If you like larger dogs, this may be the one. Labradors are athletic, playful, and the most popular breed of dog by registered ownership in the US and Canada. They're friendly, respond well to training, and aren't bouncing off the walls even though they are energetic. Labs are frequently trained to aid people who are blind and people with autism, act as therapy dogs, and perform screening and detection work for law enforcement and other official agencies. Sometimes you can adopt a retired Lab when their work in law enforcement is done.
This toy breed had an average lifespan of about twelve to sixteen years, and they usually grow to be no more than six or seven pounds. They have a luxurious coat and love to receive affection. They are a decently active breed that loves to play when they are puppies, but they grow calmer and docile in their older age. Pomeranians are extremely friendly and social dogs who crave their owner's presence. They're also very alert and can be a bit yappy, making them an excellent watchdog. Poms are also an easy breed to train thanks to their people-pleasing attitude and intelligence. They make a great breed for older people because of their loving temperaments and their ability to easily bond with their owners, which also makes them a great therapy dog.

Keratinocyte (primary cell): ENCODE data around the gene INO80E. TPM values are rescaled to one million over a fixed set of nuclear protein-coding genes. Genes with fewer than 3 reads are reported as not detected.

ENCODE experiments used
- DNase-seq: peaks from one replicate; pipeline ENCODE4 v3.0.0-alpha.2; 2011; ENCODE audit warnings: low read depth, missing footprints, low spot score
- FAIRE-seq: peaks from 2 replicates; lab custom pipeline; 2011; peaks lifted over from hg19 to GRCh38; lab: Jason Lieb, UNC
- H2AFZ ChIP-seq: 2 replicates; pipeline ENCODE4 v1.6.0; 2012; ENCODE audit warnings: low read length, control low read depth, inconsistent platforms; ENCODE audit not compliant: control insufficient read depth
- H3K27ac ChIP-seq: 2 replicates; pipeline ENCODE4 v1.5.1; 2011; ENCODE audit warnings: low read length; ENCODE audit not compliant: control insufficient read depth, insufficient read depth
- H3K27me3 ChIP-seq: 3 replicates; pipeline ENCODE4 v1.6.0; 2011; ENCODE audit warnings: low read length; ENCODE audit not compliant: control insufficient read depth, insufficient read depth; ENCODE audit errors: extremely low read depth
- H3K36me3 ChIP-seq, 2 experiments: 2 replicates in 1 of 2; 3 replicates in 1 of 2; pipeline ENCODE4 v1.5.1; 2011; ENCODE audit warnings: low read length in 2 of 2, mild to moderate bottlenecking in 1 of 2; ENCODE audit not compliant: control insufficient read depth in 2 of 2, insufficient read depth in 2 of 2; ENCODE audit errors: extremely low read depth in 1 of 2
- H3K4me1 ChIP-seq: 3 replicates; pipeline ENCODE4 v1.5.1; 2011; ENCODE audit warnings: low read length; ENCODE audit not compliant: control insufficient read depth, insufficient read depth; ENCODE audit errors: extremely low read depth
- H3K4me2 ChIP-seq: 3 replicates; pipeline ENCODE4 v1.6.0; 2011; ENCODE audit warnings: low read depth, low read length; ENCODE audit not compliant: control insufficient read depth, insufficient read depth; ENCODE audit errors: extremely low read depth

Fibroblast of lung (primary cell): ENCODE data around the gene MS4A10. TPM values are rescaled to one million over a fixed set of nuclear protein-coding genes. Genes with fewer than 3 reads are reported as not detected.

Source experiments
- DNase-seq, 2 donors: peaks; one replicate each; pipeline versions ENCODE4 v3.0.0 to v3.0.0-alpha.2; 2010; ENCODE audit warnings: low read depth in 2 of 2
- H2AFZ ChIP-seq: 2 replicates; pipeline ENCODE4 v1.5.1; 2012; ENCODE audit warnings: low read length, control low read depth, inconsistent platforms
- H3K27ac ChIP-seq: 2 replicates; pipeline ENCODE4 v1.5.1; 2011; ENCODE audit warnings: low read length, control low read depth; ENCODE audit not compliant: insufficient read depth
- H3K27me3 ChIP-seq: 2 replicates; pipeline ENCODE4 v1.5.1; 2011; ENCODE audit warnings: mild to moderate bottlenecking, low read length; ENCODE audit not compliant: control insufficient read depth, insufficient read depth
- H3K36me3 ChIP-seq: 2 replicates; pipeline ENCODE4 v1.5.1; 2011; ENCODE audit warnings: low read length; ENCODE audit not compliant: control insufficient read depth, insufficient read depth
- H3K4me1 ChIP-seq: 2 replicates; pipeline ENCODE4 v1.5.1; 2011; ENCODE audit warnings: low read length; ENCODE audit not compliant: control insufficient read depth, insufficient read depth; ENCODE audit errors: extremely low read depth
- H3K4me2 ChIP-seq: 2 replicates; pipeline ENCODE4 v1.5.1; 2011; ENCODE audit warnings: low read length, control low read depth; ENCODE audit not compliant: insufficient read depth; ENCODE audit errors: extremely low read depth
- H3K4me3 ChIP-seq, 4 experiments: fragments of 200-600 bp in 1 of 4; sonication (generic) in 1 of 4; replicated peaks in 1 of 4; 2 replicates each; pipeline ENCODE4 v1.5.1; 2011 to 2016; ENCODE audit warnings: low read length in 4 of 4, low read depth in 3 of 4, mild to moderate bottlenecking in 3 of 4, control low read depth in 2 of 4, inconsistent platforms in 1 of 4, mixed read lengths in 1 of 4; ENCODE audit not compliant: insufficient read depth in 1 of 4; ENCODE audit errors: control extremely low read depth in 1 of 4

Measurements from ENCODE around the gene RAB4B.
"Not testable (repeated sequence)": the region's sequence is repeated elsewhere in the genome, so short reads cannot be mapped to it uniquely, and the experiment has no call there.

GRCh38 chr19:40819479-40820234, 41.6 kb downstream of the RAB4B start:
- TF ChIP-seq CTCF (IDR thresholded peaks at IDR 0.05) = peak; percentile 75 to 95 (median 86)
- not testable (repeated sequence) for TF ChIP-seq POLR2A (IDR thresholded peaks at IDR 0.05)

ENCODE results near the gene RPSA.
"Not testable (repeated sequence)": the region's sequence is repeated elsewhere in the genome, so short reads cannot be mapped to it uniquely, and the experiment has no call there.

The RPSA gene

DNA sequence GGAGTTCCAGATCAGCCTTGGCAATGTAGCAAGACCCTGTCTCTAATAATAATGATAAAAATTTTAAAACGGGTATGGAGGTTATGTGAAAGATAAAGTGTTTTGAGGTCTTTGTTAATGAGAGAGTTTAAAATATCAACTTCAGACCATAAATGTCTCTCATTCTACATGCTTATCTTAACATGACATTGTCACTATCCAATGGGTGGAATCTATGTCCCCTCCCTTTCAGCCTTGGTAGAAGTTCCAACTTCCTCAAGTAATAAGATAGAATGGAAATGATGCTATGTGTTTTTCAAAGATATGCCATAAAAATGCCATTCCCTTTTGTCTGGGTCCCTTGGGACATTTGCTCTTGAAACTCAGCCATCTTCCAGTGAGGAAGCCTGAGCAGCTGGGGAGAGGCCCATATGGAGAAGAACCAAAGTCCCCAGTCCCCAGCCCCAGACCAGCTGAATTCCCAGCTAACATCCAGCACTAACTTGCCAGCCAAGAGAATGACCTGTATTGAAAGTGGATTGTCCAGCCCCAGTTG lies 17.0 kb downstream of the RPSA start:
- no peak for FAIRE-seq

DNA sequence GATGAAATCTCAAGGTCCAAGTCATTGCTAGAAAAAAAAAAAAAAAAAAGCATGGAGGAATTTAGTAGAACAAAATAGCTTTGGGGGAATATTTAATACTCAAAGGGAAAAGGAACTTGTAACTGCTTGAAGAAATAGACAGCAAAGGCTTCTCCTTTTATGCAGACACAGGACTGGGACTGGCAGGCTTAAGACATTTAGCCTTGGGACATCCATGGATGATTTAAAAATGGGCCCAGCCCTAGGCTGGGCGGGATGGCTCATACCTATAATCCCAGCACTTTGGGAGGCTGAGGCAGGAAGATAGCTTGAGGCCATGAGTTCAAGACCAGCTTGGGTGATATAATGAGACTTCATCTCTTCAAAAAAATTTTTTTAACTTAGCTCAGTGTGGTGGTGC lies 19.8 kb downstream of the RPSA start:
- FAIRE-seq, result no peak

Though the greyhound has a reputation for being a fast runner -- and he is -- when he's off, he's a true couch potato and a great "pal." It is a gentle and intelligent breed that can be very low-key unless you plan on entering the dog in races. Contrary to popular belief, adult Greyhounds do not need extended periods of daily exercise, so there are no worries if you have limited ability to get around. Greyhounds are quiet, gentle, and loyal to owners. They are very loving creatures, and they enjoy the company of their humans and other dogs.
Being another toy breed, a Maltese is usually around eight pounds, on average. They have a lifespan of about twelve to fifteen years and are extremely cuddly for all the years of their lives. Although they do have a high energy level, they also enjoy a good playtime session. This breed is known for their affection level, and they love to be spoiled. Thanks to their small size, this breed thrives in small homes, which makes them great for a senior who has downsized to an apartment or townhome. They form an intense bond with their owner, making them great companion dogs, but they are also known to suffer from separation anxiety.